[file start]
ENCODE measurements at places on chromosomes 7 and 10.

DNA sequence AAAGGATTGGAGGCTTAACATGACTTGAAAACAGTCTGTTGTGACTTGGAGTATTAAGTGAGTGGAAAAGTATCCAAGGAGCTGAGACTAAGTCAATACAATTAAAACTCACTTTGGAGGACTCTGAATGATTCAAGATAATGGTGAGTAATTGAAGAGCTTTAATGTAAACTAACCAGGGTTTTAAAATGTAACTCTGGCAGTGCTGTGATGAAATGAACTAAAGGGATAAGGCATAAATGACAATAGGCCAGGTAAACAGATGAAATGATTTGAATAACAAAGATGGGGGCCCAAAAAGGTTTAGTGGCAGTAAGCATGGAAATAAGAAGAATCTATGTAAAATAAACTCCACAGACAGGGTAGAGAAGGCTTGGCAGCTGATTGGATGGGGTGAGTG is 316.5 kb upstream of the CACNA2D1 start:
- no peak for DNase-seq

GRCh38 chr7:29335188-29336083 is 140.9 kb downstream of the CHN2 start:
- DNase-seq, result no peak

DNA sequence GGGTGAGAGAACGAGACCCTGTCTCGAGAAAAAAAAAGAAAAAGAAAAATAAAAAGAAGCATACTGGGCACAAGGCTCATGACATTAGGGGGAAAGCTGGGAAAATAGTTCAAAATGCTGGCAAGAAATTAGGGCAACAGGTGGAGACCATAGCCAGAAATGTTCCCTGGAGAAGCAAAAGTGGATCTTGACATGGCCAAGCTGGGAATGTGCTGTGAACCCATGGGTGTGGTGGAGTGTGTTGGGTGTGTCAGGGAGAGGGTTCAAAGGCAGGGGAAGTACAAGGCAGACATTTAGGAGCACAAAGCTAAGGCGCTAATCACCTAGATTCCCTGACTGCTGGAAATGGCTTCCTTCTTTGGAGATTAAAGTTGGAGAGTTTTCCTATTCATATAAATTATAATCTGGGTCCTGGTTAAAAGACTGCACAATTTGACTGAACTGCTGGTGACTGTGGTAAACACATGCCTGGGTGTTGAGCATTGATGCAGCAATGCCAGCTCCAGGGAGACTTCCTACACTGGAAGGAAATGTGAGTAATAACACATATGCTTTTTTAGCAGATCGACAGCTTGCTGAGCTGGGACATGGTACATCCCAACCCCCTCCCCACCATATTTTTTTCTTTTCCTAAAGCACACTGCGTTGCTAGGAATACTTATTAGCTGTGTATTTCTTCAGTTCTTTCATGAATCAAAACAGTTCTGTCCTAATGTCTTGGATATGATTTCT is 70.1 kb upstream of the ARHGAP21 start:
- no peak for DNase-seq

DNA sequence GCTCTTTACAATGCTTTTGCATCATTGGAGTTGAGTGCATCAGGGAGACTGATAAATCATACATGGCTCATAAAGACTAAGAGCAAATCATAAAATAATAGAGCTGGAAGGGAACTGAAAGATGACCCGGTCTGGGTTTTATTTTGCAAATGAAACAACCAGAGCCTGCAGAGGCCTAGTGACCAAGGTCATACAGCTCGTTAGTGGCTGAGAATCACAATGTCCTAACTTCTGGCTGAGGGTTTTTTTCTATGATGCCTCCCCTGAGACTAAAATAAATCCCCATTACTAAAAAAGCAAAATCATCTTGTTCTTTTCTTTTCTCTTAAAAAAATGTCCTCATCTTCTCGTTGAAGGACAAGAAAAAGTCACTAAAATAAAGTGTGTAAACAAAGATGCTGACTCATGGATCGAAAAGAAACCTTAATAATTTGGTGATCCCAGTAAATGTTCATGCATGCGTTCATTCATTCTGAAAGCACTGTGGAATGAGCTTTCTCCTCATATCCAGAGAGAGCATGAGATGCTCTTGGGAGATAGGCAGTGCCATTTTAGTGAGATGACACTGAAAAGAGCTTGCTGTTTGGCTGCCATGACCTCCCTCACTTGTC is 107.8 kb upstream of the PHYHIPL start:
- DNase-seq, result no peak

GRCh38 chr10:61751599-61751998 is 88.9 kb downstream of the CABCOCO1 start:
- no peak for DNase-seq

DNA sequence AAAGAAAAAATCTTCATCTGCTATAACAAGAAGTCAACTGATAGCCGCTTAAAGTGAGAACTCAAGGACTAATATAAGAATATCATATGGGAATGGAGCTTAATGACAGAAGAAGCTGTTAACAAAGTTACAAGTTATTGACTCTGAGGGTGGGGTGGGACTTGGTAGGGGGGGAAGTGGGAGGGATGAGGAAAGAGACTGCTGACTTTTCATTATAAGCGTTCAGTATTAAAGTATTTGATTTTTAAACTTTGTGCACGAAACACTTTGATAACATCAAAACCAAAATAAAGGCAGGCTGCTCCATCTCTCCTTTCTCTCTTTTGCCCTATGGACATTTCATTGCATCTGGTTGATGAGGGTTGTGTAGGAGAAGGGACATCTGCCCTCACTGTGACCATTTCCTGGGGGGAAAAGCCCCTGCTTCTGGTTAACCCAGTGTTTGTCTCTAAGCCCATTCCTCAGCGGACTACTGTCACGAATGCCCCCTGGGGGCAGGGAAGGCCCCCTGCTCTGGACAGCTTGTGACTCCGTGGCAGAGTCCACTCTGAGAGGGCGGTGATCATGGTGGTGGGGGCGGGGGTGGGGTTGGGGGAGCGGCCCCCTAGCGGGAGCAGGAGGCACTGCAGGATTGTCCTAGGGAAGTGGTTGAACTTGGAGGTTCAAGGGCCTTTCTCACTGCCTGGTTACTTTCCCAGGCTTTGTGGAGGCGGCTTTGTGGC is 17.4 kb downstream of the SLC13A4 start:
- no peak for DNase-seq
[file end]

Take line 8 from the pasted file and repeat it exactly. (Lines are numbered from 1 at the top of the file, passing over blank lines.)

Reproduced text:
DNA sequence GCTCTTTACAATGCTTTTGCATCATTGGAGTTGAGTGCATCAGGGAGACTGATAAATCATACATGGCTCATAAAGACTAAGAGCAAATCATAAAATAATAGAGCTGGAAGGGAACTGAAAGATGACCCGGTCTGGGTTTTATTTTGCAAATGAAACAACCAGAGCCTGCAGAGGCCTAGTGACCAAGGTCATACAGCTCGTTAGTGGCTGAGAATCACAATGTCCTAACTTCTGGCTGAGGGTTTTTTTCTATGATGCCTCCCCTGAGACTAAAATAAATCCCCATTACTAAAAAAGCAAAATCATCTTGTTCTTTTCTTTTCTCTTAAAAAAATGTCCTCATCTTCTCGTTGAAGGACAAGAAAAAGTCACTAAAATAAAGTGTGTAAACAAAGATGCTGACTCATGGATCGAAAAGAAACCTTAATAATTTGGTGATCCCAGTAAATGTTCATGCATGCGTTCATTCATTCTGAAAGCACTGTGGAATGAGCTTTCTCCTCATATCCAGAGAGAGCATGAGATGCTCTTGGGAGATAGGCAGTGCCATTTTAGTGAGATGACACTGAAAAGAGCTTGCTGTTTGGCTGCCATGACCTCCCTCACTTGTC is 107.8 kb upstream of the PHYHIPL start: